For example, if you have one front office person, two MAs and two docs, it seems like you could have each person take a 15 minute turn on the phones while everyone else got a 45 minute lunch break. Or have everyone take a 20 minute turn so that everyone can get an hour. Most other workers don’t get an hour for lunch anyway. It sends a terrible message when someone who gets 30 minutes for lunch tries to call and hears your message saying your phones are off for 90 minutes. It just reinforces the mistaken notion that docs are all fat cats out playing golf and being wined and dined by drug reps.

      • Ian

        Phones were off for 45 min and the docs were often across the street seeing patients. I suppose we could have done 15 minute rotations but it would have sucked to be the one with the middle shift. Sucks that they would have had to clock back in and back out too (Satellite hospital specialty clinic).

        • azmd

          Well, it’s just another example of the way that hospitals and doctors seem to struggle with having a basic orientation to customer service. If you’re a hospital specialty clinic it totally seems like the hospital could figure out a way to provide centralized scheduling capability during lunch for your clinic, rather than have you all run the clinic like it’s a mom and pop private practice. They’ve clearly figured out how to have you all on time clocks.

          • Ian

            There were many things there that should have been run differently, all of which were suggested to a deaf ear. Thus the used to work at….. That being said there are rural mom and pop offices that turn off their phones for just that reason.

      • http://warmsocks.wordpress.com/ WarmSocks

        Maybe laws are different elsewhere, but in WA, a 30 minute break is required. It wouldn’t be legal to split it into two separate 15′s (or 20′s).

  • buzzkillerjsmith

    Every office I know of has open phones over lunch, even out here in the sticks. it’s been that way for years. I’m surprised this is an issue.

  • Drk

    Where i practice i am flooded with calls and do my best since i am one of few who take insurance. I am not worried about losing business whether i have lines open or not during lunch and i dont appreciate an article that sounds almost like political propoganda trying to scare physicians. Remember there is a shortage.

  • JPedersenB

    I would add that if offices insist on voice mail during lunch or after hours that the option to leave a message should be the FIRST option on your message rather than after a long, laundry list of other options…

  • Ileana Balcu

    I am a patient and agree that the patients should be able to call during the lunch hour. For one, we might be working too and that is our only time to make a private phone call.
    I however do not understand the restrictions on phones. Make online forms (they can’t be that difficult to write) and gather all the information you need securely, during lunch hour or at any hour, maybe at 10 PM when the kids are in bed… A good system might help the clerks and the patients.

    • azmd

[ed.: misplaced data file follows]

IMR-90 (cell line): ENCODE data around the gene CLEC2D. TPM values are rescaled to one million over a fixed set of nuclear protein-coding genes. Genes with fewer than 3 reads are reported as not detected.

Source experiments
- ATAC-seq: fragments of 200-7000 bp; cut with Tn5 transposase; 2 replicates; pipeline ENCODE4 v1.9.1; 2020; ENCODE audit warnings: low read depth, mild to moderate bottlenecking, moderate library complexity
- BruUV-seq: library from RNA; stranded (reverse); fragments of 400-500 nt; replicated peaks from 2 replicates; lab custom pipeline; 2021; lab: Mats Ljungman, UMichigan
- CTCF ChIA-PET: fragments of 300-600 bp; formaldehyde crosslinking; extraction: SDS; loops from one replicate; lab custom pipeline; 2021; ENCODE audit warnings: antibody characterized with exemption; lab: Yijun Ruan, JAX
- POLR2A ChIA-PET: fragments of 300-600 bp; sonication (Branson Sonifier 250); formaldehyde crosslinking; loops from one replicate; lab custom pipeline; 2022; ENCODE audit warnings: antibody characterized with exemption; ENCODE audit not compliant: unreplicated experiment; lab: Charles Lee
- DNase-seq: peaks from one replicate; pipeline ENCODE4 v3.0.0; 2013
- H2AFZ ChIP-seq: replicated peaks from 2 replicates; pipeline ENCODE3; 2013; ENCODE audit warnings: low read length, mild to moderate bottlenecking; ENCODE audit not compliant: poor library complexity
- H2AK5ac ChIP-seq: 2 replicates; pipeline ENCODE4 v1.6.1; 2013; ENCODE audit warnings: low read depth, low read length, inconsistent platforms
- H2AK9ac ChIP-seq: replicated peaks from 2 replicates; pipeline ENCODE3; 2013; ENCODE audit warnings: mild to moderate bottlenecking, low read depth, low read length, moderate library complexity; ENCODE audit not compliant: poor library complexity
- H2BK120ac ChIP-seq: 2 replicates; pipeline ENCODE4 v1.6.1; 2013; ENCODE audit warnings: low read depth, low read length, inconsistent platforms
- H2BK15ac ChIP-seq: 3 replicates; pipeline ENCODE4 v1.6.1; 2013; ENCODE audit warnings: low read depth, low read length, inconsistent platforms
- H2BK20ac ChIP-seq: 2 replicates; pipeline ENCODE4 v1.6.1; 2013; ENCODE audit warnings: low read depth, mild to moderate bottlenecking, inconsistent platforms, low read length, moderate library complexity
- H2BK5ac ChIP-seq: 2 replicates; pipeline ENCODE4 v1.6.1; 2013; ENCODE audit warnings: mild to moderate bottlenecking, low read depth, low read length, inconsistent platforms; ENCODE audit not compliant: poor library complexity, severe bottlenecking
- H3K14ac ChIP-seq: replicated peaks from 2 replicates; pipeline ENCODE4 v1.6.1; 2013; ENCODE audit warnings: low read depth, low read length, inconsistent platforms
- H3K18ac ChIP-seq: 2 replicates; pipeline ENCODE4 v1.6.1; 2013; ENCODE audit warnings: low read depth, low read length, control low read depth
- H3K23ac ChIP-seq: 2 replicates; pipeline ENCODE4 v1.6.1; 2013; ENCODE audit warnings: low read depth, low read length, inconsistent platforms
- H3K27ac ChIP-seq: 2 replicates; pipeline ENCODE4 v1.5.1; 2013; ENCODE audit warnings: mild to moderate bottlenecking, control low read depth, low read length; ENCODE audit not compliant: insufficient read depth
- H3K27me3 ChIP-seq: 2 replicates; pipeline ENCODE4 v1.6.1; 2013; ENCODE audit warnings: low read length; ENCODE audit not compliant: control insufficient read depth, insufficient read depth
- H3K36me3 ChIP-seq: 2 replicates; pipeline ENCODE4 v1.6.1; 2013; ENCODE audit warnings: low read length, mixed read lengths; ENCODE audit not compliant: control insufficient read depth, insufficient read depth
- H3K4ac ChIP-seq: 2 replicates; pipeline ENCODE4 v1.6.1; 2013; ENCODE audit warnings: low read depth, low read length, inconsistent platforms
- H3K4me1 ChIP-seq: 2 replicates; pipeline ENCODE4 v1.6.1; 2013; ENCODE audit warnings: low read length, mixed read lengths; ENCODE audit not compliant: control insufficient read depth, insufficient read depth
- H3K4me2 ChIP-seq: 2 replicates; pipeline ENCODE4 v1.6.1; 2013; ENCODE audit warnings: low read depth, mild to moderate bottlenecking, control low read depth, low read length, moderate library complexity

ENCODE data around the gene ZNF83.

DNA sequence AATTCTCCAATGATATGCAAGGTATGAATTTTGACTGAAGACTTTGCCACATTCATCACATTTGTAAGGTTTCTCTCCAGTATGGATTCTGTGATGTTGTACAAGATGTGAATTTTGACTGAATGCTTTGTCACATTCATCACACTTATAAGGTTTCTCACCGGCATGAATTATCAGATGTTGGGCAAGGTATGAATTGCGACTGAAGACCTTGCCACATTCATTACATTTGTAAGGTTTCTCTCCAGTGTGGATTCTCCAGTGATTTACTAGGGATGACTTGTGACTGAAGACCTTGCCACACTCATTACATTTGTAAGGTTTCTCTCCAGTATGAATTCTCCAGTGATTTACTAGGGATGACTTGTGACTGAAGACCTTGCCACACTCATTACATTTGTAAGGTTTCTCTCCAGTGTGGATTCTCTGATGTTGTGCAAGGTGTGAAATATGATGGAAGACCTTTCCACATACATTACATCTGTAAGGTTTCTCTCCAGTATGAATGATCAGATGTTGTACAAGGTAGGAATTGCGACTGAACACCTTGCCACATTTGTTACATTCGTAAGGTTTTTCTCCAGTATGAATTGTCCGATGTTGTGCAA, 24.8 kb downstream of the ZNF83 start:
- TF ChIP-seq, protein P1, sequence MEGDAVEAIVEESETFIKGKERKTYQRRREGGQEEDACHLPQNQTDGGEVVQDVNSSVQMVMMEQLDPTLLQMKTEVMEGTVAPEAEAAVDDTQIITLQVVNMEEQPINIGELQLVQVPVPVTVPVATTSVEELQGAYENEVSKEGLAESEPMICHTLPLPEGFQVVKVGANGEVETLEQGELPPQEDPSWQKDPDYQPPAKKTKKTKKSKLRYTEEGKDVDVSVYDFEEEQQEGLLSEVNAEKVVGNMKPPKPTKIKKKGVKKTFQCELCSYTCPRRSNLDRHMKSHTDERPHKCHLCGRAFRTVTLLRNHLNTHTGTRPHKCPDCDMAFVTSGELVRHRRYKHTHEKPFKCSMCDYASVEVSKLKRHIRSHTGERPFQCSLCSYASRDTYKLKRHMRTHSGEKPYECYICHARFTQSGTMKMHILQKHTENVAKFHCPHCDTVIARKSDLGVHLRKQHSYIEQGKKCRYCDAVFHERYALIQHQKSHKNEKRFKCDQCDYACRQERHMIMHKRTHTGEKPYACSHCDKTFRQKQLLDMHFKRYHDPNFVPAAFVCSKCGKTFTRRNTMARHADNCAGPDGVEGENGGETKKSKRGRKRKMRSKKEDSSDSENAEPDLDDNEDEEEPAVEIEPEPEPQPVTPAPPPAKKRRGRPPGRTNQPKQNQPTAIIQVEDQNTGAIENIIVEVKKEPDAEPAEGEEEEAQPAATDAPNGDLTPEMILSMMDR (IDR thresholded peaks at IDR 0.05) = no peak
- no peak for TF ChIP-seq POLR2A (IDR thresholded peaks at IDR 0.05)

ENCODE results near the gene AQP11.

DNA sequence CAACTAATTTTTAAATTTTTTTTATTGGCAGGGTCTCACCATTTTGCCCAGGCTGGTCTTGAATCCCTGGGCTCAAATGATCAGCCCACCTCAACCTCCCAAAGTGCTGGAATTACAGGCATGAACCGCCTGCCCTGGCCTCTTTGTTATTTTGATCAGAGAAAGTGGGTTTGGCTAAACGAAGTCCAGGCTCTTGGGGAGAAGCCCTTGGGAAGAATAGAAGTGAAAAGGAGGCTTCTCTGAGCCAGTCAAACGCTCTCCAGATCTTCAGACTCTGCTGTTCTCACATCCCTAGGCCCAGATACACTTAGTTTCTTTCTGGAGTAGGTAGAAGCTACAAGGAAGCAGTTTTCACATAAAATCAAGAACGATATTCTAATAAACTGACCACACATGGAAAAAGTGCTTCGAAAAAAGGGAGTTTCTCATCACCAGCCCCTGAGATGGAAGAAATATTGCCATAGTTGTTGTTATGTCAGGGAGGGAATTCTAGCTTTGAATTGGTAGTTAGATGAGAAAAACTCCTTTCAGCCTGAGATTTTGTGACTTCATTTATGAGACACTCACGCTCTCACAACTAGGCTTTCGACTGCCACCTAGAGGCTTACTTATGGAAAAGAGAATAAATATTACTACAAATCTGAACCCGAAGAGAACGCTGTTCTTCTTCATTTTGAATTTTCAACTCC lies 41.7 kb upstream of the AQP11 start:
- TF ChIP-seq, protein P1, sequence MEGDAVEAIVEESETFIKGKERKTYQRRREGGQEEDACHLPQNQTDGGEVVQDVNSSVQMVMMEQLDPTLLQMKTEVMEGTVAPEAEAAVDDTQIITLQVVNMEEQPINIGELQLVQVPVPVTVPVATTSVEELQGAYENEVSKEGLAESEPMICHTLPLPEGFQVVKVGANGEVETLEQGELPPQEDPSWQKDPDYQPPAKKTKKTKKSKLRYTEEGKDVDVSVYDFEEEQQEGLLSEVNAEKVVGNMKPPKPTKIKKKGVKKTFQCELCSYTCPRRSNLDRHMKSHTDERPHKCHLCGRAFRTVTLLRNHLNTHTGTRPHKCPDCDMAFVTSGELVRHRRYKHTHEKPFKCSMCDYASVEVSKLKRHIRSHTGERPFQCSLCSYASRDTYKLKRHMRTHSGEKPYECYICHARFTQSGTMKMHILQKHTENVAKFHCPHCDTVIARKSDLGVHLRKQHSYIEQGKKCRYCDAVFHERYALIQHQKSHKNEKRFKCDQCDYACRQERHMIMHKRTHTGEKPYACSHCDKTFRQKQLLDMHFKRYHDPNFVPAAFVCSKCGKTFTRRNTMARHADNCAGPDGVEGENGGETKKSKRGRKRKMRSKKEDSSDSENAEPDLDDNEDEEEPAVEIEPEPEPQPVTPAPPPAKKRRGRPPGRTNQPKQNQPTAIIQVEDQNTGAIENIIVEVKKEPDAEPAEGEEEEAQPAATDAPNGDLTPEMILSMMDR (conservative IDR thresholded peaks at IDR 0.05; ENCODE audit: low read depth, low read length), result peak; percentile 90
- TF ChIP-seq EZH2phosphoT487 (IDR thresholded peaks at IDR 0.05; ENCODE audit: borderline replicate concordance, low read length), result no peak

Or, set up online scheduling. There are tons of good programs out there, if my son’s golf pro can do it for lessons, why on earth can’t a doctor’s office??

      • Anon_FL

        I’m with Mayo Clinic in St Augustine & Jacksonville, and they have quite a good iPhone app. It’s very easy to fill out an appointment request form online.

  • jp

    you basically said the same thing 8 times: Be accessible; that’s what patients expect.

    • azmd

      Actually she provided 8 reasons that it would be positive to keep phones open during lunch, including some reasons that have to do with the benefit of the practice. Not all patients have reasonable expectations for accessibility. Quite often my practice encounters patients and their families who expect to be able to call at 6 am or 8 pm regarding routine matters and receive an immediate callback. Clearly that’s not reasonable, but it constitutes a somewhat natural extension of the idea that doctors should be available around the clock for emergencies.

      There’s a need in our profession to clarify what’s a reasonable expectation of accessibility and what’s not. But part of that involves physicians making more of an effort to provide reasonable access, which appears to include open phones at lunch. We all need to work together to clarify expectations and set limits on both sides.

  • http://warmsocks.wordpress.com/ WarmSocks

    Many businesses have staff stagger lunch breaks so that the phones are always covered. The receptionist takes lunch from 11-12 or 1-2, and somebody else covers phones during that time. Another option is to have a part-timer work 10:30-2 every day, and that person covers the phones during lunch.

    However, I don’t think it’s as big a deal as you’re making it sound. My family physician’s office closes for lunch every day from 12:30 to 1:30. Patients who take lunch at noon still have half an hour to phone or be seen. I’m not sure why that’s construed as a problem. People need to eat, including doctors. If it’s an emergency, I’d be dialing 911 instead of the doctor’s office.

  • EmilyAnon

    Another annoyance for patients who experience voice mail is that the voice mail is still on after staff is supposed to be back from lunch. And sometimes voice mail comes on (“we are currently closed”) after advertised opening hours or before closing hours. I don’t think most doctors are aware this happens. They should try calling their office occasionally to check. And then there are the 10-15 minutes being put on hold. That’s when I hang up. I’m sure there might be legitimate excuses, but still…very annoying.